Tuesday, 29 March 2016

Common questions about private medical insurance (PMI)

When speaking to my professional introducers (mainly IFA's and Accountants with the odd general commercial broker thrown in for good measure) I come across two common themes/questions very regularly :

1) Isn't private medical insurance expensive (and by inference therefore, won't clients avoid buying it) ?

2) Which clients should I approach for medical insurance - I look after older clients and high net worth (HNW) people (who tend to be older) and I assume that cover would be expensive or previous health would prevent us helping them ?

Looking at these queries in turn. Well anything can be 'expensive' obviously. If you go for the top level of cover and no excess then yes the cover might be expensive. There are however a lot of factors at play here. Firstly, what are the clients expectations - if they think PMI cover is going to be £ 30 a month then anything over £ 40 is likely to be unaffordable. I think though that most people probably have more realistic expectations.

Clients buy medical insurance for several financial and lifestyle reasons (although individuals and companies tend to have a different buying profile) but they also buy because of life experience with the NHS, past medical history, requirement to choose when/where/how they are treated medically and so forth. In point of fact pricing is really only the first element that we need to consider. Sure, if cover is prohibitive in terms of cost then the 'sale' falls through at the first hurdle but there is a lot more to medical insurance advice than how much the plan costs and that is a part of the discussion, the 'painting of the picture' with clients that I undertake. On balance though I think PMI is actually cheaper than many people expect. Certainly for new cover my experience is that individual purchasers overestimate the cost by around 30% on average. {urchasers of company paid cover will likelybe even more pleasantly surprised as PMI cover bought through the business can be considerably cheaper per capita than individual plans. As a general rule I would suggest that two directors looking to buy cover for themselves and their family would be significantly better off putting together a two employee plan rather than considering two single plans by a factor or several hundred pounds.

The second  of the questions posed at the beginning of this article (which clients should I approach) is simply a marketing/segmentation issue. Who is likely to want or need cover within your client portfolio. Broadly those advisers with older or HNW are still very much ok to become involved in the PMI market.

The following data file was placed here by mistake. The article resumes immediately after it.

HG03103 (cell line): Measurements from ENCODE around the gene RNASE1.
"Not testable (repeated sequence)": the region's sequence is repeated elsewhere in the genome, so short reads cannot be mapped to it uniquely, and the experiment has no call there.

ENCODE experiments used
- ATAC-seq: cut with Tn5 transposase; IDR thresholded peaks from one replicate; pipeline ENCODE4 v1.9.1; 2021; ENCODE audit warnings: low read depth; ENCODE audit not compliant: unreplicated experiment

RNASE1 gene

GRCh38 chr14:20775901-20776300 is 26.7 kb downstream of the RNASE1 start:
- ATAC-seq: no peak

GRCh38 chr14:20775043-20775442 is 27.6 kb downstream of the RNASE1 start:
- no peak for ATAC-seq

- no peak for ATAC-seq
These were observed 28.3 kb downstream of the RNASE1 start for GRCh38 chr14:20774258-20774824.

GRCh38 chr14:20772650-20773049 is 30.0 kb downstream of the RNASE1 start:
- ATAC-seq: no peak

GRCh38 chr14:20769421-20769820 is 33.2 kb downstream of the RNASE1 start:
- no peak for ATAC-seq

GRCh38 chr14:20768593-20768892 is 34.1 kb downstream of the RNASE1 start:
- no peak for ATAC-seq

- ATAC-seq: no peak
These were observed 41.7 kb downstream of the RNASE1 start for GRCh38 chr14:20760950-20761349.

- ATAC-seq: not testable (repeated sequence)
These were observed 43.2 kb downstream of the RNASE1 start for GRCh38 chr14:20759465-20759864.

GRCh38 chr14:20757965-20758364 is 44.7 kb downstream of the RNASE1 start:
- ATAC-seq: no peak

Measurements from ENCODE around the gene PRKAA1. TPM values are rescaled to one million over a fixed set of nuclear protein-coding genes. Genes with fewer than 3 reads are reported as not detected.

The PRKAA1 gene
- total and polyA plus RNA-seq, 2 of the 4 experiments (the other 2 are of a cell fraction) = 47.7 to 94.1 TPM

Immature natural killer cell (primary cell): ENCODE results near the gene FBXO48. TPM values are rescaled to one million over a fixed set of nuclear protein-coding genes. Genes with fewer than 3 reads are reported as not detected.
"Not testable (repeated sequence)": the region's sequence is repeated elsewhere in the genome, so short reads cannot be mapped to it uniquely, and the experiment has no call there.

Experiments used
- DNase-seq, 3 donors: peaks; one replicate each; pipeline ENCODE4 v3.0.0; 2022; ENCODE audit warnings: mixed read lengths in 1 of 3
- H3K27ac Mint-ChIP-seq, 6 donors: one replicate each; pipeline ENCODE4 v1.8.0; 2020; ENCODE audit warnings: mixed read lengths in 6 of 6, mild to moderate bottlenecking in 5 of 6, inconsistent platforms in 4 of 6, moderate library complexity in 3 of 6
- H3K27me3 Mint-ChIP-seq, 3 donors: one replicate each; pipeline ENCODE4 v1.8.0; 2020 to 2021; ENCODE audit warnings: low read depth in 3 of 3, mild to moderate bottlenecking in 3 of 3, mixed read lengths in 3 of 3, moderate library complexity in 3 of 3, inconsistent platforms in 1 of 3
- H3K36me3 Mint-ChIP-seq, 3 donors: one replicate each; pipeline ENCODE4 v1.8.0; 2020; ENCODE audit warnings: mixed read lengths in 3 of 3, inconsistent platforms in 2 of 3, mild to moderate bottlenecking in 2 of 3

My experience is that older clients are more likely to have the cover in the first place and to be paying too much for often outdated cover. As a general guide if the client has not undertaken a review of their cover in the last 24 months I would advise considering at the next renewal if better cover can be obtained at a lower cost. The chances are, that subject to some basic checks on recent health we can move the client and save money or take over the agency of their plan and reduce costs by negotiating with their current insurers - either way, ensuring their medical insurance plans are fit for purpose.

If an older or wealthier client doesn't have cover in place at the moment we can easily put newly underwritten cover into position for them. There is no loading based on previous health so they will just be looking at standard, age rated cover which is easily ossible to put in place well into their late 70's or 80's.

So in essence, whether they have cover in place at the moment or want a new plan we can certainly help many older clients. My personal PMI clients tend to be over 40 and mostly professionals and HNW imdividuals plus a smattering of directors who for whatever reason are not on a company based plan I look after.

There is a complication though. When IFA's or other other advisers want to help more financially aware clients on private medical insurance there are complex insurer products and previous medical histories to juggle when speaking to clients on this subject. If a review of cover is needed the insurers have a range of medical questions and transfer criteria that not only affects the ability to move clients around the market but also the price at which we can do so. The client might need a comparison of the plan options available between two or three or even more insurers.

All of these factors are why many IFA's and accountants would choose to work with me, a specialist in the medical insurance field to provide the advice on their behalf as an introducer to my PMI practice.


I hope that this article helps with some context if you are involved or considering how to get involved in PMI advice - I am always happy to speak to new potential professional introducers. Just e-mail me on : philknight@pch.uk.com or call : 07792 075748.

No comments:

Post a Comment